• Having to make adjustments to their content (leaving in the most important concepts and motivating students to learn in different ways).
  • Becoming challenge designers: they have contacted external training partners (businesses, organizations) so that students can learn in a real-life environment.

“What we are doing through this educational model is training young people with the key skills necessary for their future,” he stressed.



In the panel discussion entitled ‘Student Voices’, young people shared their experiences of learning using the Tec21 Model.

A welcoming approach, openness, and commitment to supporting them, are behaviors that students recognized in their teachers.


Panel voz de los alumnos dentro de la séptima Reunión Nacional de Profesores del Tec


“What I liked most about my teachers is that before each class they asked me ‘How are you? How is your day going?’, and that made me feel that we are all in the same boat,” shared Jesús Fernando Bórquez.

“In addition to being the pillars of our academic experience, they are a fundamental part of our development as human beings,” he added.



Working as a team, communicating better, and adapting content (even knowing which content to leave out) have all been part of the learning curve for faculty in the Tec21 Educational Model.

“I’ve learned to adjust the amount of time and the stimuli for the students; before I did it in a mechanical way and now I am more aware of them,” acknowledged Verónica Hernández from the School of Social Sciences and Government.

“It has allowed us to think in terms of projects rather than content,” said José Luis Rodríguez from the School of Architecture, Art, and Design.

This collaborative project was presented by the Music Production faculty as an example of distance collaboration and as part of the conference’s social activities.




The rector and executive president of the Tec pointed out that one of the main challenges when starting the new academic year next August would be in the reopening of the campuses, which will take place in stages.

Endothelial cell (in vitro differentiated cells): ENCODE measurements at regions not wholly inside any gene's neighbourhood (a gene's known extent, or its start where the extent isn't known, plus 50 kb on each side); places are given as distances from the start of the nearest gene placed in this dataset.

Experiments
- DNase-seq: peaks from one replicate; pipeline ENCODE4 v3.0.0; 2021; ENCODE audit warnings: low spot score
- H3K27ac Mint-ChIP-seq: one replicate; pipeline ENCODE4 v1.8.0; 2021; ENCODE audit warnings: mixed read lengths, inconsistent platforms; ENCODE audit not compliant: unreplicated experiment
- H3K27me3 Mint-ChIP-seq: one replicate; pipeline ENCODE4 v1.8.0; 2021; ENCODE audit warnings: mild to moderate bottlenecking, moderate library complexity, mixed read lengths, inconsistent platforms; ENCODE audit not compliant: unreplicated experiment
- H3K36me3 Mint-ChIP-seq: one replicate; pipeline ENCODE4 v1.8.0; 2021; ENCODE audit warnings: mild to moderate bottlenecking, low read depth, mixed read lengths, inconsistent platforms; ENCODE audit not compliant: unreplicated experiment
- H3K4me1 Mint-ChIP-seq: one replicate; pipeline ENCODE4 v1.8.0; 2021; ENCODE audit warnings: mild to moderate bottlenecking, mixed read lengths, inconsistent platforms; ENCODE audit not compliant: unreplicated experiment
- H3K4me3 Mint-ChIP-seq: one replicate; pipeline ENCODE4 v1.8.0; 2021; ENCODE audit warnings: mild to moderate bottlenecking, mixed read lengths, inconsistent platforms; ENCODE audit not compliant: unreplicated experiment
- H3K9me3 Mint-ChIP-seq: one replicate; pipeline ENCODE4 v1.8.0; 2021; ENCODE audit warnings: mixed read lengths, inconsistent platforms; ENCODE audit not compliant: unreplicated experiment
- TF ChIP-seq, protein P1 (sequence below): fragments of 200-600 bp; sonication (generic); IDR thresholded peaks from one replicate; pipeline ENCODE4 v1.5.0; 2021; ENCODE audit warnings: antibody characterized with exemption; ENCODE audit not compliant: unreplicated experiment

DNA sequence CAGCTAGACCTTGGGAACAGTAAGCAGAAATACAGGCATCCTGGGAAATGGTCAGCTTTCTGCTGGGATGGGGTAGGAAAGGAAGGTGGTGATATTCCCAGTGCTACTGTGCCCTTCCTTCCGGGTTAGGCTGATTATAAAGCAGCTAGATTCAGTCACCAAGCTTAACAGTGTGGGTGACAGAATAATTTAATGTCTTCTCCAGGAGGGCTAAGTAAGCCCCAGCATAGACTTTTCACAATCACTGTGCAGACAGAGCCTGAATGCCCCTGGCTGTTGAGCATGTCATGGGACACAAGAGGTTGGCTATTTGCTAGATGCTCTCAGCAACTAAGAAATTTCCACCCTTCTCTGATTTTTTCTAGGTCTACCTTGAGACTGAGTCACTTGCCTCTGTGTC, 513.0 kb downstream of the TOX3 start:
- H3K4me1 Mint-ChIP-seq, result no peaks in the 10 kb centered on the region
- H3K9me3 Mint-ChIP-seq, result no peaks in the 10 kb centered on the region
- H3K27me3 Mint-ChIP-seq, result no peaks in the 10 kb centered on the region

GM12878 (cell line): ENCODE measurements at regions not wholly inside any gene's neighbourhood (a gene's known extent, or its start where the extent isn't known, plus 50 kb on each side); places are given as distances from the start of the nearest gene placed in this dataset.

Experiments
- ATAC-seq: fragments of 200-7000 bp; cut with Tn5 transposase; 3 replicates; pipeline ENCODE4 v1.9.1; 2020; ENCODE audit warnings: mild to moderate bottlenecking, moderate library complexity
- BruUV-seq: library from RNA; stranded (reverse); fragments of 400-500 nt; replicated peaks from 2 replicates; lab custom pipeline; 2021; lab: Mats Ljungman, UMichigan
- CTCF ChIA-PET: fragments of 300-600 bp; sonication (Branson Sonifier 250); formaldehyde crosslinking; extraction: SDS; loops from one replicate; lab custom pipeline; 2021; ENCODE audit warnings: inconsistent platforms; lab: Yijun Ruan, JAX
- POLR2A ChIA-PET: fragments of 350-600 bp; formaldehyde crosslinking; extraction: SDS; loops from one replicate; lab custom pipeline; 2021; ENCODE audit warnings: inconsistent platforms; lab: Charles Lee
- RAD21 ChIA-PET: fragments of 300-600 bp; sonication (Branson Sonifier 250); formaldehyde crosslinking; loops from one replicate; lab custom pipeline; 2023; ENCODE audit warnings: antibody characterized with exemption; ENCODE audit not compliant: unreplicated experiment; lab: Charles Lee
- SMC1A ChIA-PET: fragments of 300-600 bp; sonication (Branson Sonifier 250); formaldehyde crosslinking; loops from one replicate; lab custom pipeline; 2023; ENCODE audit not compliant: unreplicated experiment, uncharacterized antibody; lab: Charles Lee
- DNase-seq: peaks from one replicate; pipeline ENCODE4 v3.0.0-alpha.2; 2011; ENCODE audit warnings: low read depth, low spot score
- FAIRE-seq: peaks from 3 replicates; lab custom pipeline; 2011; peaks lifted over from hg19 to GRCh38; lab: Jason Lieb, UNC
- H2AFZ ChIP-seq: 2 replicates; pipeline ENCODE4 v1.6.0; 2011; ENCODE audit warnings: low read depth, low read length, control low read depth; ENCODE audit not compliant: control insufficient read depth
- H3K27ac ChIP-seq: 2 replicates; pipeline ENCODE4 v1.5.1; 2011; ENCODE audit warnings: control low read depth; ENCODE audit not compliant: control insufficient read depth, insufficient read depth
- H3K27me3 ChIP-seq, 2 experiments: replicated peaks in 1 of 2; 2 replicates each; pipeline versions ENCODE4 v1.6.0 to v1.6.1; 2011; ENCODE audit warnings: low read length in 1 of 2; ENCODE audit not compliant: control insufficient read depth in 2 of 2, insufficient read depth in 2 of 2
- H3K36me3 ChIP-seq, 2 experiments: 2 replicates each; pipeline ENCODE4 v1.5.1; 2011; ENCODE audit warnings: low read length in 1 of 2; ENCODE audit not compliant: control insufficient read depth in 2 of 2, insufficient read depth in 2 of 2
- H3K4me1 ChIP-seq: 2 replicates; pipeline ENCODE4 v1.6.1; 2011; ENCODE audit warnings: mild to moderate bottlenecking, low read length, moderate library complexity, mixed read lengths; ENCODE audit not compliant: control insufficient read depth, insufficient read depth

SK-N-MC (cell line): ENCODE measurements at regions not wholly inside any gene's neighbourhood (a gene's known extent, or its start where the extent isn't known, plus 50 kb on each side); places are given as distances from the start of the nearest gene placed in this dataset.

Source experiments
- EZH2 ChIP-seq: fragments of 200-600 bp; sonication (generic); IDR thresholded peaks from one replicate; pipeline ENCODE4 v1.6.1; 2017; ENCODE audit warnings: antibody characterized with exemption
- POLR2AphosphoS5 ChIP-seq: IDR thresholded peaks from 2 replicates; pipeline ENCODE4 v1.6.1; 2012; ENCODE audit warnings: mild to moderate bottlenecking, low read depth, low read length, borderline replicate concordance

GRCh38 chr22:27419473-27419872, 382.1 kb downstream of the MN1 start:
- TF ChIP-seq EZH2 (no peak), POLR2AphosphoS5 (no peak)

He reiterated that the August semester will start with the HyFlex + Tec hybrid model.

“The key to this new academic year will be preparation and flexibility. We are living in an environment which we will have to adapt to as the situation develops,” he reiterated to teachers.

In terms of the Tec21 Model, the vice-rector for Educational Transformation shared that continuing the progress made by the first generation of this model will involve evaluating the exploration stage and the beginning of new training units that will address career competencies.



The Rector of TecSalud, Guillermo Torre Amione’s key statement was that, Research is essential in education, since it provides us with strategies for innovation and entrepreneurship.”

He also shared 3 treatment protocols that TecSalud is leading to help combat COVID-19 in Mexico with the faculty members:

The use of plasma for critically ill patients; the development of a strategy to decrease the risk of contagion through nanoparticle nano-sponges; and the exploration of drugs that have cardioprotective and anti-inflammatory effects on patients with COVID.


Dr. Guillermo Torre, rector de TecSalud; Dra. Inés Sáenz, vicepresidenta Inclusión y Sostenibilidad; y Dr. Arturo Molina


Inés Sánez, vice president of Inclusion, Social Impact, and Sustainability, also participated, and invited faculty to carry out research based on the sustainable development goals developed by the UN.

“This frame of reference should guide our development and will allow us to be included in the global transformation agenda, because the goals deal with urgent and important problems,” she expressed.



Tec de Monterrey and PrepaTec faculty members received National Inspiring Teacher Awards thanks to their outstanding work throughout 2019.

At undergraduate level, they were received by Eduardo Arrambide, a multi-campus professor at both Saltillo and Monterrey campuses; Ján Rehák from the Querétaro campus; and Luz María Martínez from the Monterrey campus.

In addition, Nancy Olvera from PrepaTec Cumbres and Octavio Muñoz from PrepaTec at the State of Mexico campus were given the award for their work at high school level.